It was January 11, 2009.
I don’t remember how much thought or planning went into the decision (if any) to start a blog. I have a feeling it sort of just … happened.
My first blog post, as much as I can remember, was the first thing I ever published. Not long after that, I mailed myself a proof copy of my first NaNoWriMo book (which at the time was SUPER COOL), and had an essay published anonymously in a creative writing magazine.
Before that, I had never published anything. I had spent almost 10 years writing in journals, composing short stories and song lyrics, outlining book ideas. But though I had submitted a few essays here and there, I’d never really thought of online publishing as an option.
I was obviously a little late to the blogging game, and my blog definitely did not take off right away.
But as the first thing online that was mine … it really meant something.
It meant that when people learned I wanted to be a writer, and asked me what I was doing about that, I had someplace to direct them to.
At that point, my blog wasn’t really about anything — I guess from the start it sort of did end up being a blog about my life as a writer. But not many people my age were doing that at the time (now you’re an outlier if you’re 16 and don’t have at least a Tumblr page).
With very little resources or knowledge of how any of this stuff worked, I figured out how to create a starting platform for myself. It was free, I didn’t really know how to promote it properly, and I was kind of nervous about even letting people read it anyway. But it was SOMETHING.
Everyone has to start somewhere.
If you want to write for a living but don’t know where to start, I’m not sure exactly what’s holding you back. You don’t have to be published in a magazine or have a staff writing job or a literary agent to start building your own success. You can literally sit down and start a blog right now.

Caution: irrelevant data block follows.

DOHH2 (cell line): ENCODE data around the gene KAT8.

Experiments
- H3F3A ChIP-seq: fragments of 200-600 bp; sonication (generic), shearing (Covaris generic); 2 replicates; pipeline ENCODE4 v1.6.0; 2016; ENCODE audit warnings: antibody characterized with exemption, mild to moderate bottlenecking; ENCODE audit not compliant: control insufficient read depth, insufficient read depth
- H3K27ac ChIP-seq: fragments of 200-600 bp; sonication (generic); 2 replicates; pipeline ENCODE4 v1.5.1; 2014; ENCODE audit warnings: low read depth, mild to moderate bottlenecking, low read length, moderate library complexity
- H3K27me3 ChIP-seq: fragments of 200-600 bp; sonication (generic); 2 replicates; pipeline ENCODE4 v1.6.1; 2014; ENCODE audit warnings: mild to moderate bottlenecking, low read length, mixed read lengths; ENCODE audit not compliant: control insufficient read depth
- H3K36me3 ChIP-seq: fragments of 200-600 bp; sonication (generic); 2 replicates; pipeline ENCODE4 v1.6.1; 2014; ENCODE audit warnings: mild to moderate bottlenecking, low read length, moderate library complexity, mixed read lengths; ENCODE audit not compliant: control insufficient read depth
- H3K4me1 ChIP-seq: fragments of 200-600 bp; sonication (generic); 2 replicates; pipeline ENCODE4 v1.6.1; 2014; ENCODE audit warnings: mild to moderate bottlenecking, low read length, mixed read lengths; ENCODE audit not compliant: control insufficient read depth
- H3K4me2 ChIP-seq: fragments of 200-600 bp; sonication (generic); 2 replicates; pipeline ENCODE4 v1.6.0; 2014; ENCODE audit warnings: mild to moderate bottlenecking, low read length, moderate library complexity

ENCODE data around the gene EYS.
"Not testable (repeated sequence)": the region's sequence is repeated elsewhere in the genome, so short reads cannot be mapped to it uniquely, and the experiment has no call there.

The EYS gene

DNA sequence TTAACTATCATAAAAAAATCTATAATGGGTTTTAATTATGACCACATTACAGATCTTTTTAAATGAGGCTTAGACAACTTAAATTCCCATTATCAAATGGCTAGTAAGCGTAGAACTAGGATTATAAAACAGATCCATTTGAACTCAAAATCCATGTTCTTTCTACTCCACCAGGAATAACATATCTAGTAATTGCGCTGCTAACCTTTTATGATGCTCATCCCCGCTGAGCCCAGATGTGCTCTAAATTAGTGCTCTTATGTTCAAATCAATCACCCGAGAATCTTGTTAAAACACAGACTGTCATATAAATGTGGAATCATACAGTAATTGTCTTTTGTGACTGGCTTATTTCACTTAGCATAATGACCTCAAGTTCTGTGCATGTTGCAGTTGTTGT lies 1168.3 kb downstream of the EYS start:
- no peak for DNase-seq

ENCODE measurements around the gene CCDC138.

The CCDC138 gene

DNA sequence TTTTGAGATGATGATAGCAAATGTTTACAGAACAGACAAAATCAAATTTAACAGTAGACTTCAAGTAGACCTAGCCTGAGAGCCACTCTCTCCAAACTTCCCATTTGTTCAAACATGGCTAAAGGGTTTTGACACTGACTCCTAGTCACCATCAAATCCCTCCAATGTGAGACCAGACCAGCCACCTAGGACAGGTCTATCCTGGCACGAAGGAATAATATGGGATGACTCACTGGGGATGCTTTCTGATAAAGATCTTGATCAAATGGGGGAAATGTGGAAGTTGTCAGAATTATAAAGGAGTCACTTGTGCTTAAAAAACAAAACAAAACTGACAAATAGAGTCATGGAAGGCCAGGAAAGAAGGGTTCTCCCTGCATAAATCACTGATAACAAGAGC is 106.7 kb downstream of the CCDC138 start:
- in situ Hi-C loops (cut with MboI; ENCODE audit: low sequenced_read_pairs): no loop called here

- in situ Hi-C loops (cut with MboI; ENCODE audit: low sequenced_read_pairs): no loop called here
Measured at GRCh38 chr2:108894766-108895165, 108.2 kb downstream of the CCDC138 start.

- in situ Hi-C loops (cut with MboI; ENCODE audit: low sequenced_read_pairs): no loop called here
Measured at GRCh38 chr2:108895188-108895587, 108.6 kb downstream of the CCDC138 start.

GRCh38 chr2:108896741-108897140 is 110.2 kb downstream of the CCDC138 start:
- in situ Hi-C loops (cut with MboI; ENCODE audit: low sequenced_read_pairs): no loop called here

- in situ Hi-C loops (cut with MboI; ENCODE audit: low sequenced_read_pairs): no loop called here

It can be about whatever you want.
It doesn’t have to be organized or even look good. It just has to BE.
I think you have to be willing to put yourself out there when you’re starting, whether it’s completely professional or not. Agents, employers, whoever you’re trying to impress — they aren’t going to see your blog the day it goes live. You have time to tweak it, to get good content on it, to make it look nice.
So many people never keep up with a well-written blog because they’re trying to get too far ahead of themselves. Convinced that if they’re not perfect on the first try, they’ll never be successful.
I didn’t start a blog thinking it would be something I would stick with for almost nine years (at the time of writing this). I never thought I would get to a point where I was able to publish a post every day that went out to hundreds of people. I never thought anyone would care about my blog enough to support me financially so that I could keep doing it.
I started out knowing I wasn’t good at it. That no one would read it. That it needed work.
But the important thing is that I started.
I didn’t have a book published. I was, in the writing world, a nobody. A non-expert. I jotted down ideas for early blog posts in the margins of my trigonometry notes.
It didn’t matter that no one knew my name. I just knew I had to try.
Just try. Throw an idea out into the world and see what happens. Stop worrying so much about all this small stuff. Everything changes once you start.
Meg is the creator of Novelty Revisions, dedicated to helping writers put their ideas into words. She is a staff writer with The Cheat Sheet, a freelance editor and writer, and a nine-time NaNoWriMo winner. Follow Meg on Twitter for tweets about writing, food and nerdy things.
Hey! I’m vlogging my way through NaNoWriMo. Here’s yesterday’s video.